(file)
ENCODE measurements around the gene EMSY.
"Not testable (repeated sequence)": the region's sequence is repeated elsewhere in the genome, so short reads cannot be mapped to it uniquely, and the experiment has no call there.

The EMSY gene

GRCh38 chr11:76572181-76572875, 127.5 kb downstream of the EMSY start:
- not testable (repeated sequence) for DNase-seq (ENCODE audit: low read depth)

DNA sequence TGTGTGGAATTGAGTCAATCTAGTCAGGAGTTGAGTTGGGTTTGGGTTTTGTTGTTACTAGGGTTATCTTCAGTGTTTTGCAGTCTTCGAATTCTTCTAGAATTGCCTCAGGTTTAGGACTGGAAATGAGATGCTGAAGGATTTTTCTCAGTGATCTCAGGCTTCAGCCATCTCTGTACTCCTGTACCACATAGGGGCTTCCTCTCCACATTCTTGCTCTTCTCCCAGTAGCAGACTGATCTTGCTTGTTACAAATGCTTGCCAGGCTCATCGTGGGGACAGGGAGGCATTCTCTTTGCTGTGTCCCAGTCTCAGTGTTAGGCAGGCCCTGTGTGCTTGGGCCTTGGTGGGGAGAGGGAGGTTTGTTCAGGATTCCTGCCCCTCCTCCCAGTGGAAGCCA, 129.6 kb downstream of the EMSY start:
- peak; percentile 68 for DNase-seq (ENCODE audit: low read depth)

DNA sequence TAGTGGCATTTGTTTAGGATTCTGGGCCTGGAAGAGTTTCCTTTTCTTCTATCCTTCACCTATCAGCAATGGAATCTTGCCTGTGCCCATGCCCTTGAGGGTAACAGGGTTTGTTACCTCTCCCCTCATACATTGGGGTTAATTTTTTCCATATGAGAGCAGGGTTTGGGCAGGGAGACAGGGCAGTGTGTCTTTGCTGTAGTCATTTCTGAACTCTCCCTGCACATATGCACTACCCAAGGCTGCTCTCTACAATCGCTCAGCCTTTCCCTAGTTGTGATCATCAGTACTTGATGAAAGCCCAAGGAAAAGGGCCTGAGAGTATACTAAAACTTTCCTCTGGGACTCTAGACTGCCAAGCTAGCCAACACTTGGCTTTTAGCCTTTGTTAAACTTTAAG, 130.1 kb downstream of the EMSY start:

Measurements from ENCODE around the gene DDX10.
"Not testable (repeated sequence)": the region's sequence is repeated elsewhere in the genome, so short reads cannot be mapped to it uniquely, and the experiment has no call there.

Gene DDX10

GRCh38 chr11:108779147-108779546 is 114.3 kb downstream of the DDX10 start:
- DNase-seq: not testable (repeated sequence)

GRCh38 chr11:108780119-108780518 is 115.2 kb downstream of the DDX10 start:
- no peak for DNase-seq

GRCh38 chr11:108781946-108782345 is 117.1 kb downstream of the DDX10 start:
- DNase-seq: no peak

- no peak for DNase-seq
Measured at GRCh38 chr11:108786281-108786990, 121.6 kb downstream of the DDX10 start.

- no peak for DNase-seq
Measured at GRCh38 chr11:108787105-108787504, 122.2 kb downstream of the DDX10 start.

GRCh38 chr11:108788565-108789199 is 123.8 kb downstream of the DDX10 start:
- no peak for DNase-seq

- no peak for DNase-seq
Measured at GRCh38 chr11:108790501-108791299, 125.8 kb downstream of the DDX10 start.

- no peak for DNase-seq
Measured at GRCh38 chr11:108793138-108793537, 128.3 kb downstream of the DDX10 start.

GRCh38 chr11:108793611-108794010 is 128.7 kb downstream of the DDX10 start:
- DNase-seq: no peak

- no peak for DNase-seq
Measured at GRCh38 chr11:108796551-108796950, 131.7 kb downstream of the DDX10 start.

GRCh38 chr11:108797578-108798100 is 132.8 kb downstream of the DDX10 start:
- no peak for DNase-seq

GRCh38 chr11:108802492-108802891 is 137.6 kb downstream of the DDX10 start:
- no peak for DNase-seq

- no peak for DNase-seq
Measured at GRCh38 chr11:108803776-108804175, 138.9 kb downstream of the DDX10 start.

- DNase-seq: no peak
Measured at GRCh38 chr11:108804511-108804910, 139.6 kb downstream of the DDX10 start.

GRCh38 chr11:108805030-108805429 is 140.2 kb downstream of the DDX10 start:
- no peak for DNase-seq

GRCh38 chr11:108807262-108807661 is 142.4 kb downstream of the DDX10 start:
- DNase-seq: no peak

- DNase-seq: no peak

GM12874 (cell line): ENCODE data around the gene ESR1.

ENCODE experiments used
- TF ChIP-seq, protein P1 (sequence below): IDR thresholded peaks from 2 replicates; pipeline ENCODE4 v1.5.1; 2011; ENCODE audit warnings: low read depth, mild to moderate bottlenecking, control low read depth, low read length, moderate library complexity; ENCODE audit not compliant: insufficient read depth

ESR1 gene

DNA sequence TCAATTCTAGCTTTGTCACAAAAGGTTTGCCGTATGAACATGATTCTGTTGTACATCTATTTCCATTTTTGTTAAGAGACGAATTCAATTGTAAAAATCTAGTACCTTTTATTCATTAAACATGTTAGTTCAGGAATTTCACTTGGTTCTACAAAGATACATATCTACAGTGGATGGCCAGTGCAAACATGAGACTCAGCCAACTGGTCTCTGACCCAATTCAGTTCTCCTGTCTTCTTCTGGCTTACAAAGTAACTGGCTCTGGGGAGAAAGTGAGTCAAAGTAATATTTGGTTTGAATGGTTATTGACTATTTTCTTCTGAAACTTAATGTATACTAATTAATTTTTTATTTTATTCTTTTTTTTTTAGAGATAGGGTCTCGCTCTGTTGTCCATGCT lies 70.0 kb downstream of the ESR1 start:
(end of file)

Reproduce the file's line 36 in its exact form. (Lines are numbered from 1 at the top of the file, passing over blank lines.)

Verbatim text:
- no peak for DNase-seq